|Publication number||US5887713 A|
|Application number||US 08/729,534|
|Publication date||Mar 30, 1999|
|Filing date||Oct 11, 1996|
|Priority date||Oct 26, 1995|
|Publication number||08729534, 729534, US 5887713 A, US 5887713A, US-A-5887713, US5887713 A, US5887713A|
|Inventors||Jeffrey M. Smith, Richard F. Smith, Steven R. Anderson, Judie K. Smith|
|Original Assignee||Ultrapac, Inc.|
|Export Citation||BiBTeX, EndNote, RefMan|
|Patent Citations (15), Non-Patent Citations (3), Referenced by (54), Classifications (6), Legal Events (9)|
|External Links: USPTO, USPTO Assignment, Espacenet|
This application is a continuation of application Ser. No. 08/548,558 filed on Oct. 26, 1995, now abandoned.
The field of the invention is devices for holding compact discs or other flat typically circular objects with a circular opening. Compact discs or laser discs are increasing in popularity. They have reached a dominant position in the recorded music area and are rapidly growing in the field of computer data and computer program storage and retrieval. The typical compact disc has an outside diameter somewhat over 41/2". A currently dominant package for holding compact discs is referred to as a "jewel case". The compact disc is held by a plurality of cantilevered arms and one patent showing such holder is U.S. Pat. No. 4,535,888. Attempts have been made to provide a low cost disc holder and one that permits the user to remove the disc by pressing in the center of the holder. One such approach is shown in U.S. Pat. No. 4,895,252 where a central hub 20 basically in the shape of a flat topped dome may be depressed to facilitate the removal of the disc. The device is designed so that the central hub is supported both from below and from above in a receptacle.
It is an object of the present invention to provide a holder for a compact disc which will securely support the compact disc during shipment and display without the need for any device over the holder and yet which will enable a user to easily remove the compact disc preferably by simply pressing on the top of the center hub of the holder.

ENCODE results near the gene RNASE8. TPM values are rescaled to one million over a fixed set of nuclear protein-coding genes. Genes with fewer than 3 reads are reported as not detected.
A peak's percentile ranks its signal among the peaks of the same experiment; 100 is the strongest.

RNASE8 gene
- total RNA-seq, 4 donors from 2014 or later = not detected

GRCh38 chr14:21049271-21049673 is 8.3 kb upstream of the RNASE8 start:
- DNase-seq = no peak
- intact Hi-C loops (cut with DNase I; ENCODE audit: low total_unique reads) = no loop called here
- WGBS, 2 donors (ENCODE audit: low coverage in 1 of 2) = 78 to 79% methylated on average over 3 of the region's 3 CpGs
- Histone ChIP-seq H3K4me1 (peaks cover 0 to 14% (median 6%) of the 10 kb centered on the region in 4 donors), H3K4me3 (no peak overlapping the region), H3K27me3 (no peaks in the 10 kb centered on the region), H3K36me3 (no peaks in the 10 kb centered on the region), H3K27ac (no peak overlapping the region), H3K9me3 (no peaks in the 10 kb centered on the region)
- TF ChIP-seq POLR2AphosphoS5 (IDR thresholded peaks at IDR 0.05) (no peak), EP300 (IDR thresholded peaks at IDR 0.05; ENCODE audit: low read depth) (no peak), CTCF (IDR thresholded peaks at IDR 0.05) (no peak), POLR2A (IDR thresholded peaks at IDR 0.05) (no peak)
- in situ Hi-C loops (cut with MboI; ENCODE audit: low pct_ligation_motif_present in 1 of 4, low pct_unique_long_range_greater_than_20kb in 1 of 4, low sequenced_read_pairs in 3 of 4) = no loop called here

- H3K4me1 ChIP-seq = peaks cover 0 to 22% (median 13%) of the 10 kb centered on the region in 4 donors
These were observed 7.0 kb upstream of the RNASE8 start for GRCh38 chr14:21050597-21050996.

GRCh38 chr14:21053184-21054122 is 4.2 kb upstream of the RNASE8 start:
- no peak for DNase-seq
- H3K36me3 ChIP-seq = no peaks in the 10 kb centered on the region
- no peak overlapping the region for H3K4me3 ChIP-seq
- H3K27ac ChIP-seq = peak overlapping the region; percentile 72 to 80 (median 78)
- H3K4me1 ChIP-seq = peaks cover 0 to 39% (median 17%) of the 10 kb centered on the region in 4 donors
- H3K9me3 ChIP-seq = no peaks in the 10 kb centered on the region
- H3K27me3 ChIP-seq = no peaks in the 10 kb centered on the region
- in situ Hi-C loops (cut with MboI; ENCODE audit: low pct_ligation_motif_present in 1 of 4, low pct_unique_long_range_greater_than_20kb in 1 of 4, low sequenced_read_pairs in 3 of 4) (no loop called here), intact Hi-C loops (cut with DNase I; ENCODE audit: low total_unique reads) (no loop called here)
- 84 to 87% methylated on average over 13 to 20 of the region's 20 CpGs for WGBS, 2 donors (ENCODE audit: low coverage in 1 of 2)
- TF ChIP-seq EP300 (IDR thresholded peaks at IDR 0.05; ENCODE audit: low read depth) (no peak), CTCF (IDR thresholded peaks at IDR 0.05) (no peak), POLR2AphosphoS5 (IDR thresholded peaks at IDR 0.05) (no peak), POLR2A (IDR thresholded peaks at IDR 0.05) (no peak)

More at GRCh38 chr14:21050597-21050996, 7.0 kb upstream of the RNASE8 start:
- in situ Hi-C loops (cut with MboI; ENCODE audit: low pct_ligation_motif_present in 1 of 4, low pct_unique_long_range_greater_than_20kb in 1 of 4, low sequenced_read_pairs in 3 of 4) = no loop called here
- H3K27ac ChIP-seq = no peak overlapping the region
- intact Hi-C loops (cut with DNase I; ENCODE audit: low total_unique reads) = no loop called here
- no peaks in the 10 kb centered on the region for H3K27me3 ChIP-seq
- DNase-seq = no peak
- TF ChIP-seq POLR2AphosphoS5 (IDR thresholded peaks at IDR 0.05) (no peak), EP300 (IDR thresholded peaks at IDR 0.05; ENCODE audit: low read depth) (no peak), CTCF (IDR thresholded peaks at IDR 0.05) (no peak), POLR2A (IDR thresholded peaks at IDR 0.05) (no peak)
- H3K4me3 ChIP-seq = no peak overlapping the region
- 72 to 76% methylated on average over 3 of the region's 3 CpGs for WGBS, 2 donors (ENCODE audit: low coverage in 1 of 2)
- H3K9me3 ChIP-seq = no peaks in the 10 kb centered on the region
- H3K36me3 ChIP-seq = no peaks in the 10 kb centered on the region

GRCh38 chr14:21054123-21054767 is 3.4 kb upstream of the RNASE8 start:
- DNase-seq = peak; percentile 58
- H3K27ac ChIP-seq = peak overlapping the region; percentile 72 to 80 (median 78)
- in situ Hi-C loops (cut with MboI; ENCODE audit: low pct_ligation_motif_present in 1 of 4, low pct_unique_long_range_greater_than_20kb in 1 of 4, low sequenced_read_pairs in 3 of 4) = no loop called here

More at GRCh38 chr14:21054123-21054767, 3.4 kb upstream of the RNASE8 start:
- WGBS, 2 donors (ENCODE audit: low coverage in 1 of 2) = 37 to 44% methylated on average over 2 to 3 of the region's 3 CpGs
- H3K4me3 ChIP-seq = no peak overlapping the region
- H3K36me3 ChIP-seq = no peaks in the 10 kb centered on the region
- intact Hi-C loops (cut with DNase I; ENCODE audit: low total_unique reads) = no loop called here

The present invention is for a holder for removably supporting a compact disc or other flat object with a central opening. The holder has a compact disc support step which extends outwardly from a support step base. At least two compact disc support arms extend outwardly from the support step and each of the arms are centered about a single support arm central axis. Each of the support arms has an outer ring centered about the central axis. The outer ring extends outwardly from the support step and ends at a compact disc restraining portion which extends away from the outer surface of the outer rim. The restraining portion has an outer edge. A guide ring extends outwardly with respect to the compact disc support step and also extends toward the single support arm central axis and is preferably generally conical in shape. It is centered about the central axis and has a minimum diameter which is less than the opening in the compact disc to be held and a maximum diameter which is greater than the inside diameter of the opening in the compact disc to be held. The guide ring extends over the top and then inwardly to an inner floor so that the support arm is supported not only by the outer rim but also by the inner floor. Each support arm has an end wall at each end which extends inwardly to the inner floor. The inner floor is positioned inwardly with respect to the outer edge of the compact disc restraining portion so that the support arms can flex both inwardly and centrally toward the central axis to permit the compact disc to easily be removed. Preferably the support floor flexes sufficiently so that the compact disc will pop off of the holder when it is pressed in the center. Preferably there are three compact disc support arms. Also preferably there are also a set of grooves, one between each pair of support arms. Further preferably a central dimple is positioned and extends inwardly around the central axis to further control and enhance the flexing action of the support arms.
FIG. 1 is a side view of a holder for removably supporting a compact disc of the present invention including a supported compact disc.
FIG. 2 is a side view analogous to FIG. 1 but showing a compact disc in a partly removed position.
FIG. 3 is a top view of the essential part of the holder of the present invention.
FIG. 4 is a right side view of the holder of FIG. 3.
FIG. 5 is a front view of the holder of FIG. 3.
FIG. 6 is an enlarged cross-sectional view taken along line 6--6 of FIG. 3.
FIG. 7 is plan view of a compact disc holder further including a floor area with support ribs.
FIG. 8 is a front view of the holder of FIG. 7.
FIG. 9 is an enlarged view taken along line 9--9 of FIG. 7.
FIG. 10 is an enlarged cross-sectional view taken along line 10--10 of FIG. 9.